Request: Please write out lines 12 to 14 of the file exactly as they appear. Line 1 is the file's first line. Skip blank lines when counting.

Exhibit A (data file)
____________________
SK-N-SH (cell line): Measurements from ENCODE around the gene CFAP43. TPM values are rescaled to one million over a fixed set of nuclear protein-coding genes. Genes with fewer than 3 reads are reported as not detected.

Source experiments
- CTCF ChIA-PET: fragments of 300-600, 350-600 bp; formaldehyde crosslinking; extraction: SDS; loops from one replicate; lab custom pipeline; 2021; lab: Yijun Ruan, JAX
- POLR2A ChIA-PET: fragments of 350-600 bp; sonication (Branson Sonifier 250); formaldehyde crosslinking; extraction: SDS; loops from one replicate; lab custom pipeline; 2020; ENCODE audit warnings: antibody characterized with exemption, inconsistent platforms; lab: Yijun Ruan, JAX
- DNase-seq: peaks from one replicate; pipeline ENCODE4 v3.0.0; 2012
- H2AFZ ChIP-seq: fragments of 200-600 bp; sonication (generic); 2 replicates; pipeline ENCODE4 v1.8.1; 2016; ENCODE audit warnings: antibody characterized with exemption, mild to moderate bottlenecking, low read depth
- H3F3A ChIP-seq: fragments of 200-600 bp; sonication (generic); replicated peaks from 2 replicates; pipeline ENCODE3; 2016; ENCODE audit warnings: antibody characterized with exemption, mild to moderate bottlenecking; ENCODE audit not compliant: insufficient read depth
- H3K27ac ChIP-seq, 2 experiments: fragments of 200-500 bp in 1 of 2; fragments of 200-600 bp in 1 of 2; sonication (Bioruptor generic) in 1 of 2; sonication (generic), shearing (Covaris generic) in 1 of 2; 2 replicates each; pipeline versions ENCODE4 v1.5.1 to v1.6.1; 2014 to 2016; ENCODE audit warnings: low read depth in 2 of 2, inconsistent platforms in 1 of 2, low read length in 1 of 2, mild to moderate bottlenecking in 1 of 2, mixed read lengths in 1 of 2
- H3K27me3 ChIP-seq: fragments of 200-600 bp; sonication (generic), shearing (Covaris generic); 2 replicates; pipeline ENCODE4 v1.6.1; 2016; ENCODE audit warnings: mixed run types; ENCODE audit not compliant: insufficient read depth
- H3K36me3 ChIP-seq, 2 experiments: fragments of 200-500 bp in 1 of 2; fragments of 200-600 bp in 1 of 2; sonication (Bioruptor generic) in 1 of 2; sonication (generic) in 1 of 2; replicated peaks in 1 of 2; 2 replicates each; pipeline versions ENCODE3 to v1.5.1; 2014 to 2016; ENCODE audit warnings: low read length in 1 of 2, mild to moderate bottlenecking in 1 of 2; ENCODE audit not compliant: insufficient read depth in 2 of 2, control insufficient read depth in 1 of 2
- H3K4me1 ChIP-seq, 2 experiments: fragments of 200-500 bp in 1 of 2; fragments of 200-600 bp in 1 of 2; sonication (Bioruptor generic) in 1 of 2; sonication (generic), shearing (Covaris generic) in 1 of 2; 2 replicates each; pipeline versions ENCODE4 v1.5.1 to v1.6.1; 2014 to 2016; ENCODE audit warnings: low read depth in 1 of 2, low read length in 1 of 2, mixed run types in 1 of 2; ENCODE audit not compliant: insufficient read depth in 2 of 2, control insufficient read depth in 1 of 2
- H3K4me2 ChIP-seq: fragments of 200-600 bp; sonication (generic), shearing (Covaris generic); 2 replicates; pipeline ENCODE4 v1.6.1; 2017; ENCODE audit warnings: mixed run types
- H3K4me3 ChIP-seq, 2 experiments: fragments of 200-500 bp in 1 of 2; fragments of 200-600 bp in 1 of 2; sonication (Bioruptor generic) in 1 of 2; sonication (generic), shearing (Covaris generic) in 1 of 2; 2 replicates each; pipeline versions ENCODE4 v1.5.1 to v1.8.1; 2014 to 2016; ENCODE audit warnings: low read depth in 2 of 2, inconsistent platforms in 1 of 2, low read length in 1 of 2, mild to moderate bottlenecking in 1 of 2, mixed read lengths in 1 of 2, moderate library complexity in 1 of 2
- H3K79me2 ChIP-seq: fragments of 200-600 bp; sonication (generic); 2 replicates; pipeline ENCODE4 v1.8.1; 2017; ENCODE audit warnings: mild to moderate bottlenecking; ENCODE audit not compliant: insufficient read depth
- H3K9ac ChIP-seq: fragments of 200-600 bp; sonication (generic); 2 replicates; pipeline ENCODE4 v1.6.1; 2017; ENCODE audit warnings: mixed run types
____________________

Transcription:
- H3K4me2 ChIP-seq: fragments of 200-600 bp; sonication (generic), shearing (Covaris generic); 2 replicates; pipeline ENCODE4 v1.6.1; 2017; ENCODE audit warnings: mixed run types
- H3K4me3 ChIP-seq, 2 experiments: fragments of 200-500 bp in 1 of 2; fragments of 200-600 bp in 1 of 2; sonication (Bioruptor generic) in 1 of 2; sonication (generic), shearing (Covaris generic) in 1 of 2; 2 replicates each; pipeline versions ENCODE4 v1.5.1 to v1.8.1; 2014 to 2016; ENCODE audit warnings: low read depth in 2 of 2, inconsistent platforms in 1 of 2, low read length in 1 of 2, mild to moderate bottlenecking in 1 of 2, mixed read lengths in 1 of 2, moderate library complexity in 1 of 2
- H3K79me2 ChIP-seq: fragments of 200-600 bp; sonication (generic); 2 replicates; pipeline ENCODE4 v1.8.1; 2017; ENCODE audit warnings: mild to moderate bottlenecking; ENCODE audit not compliant: insufficient read depth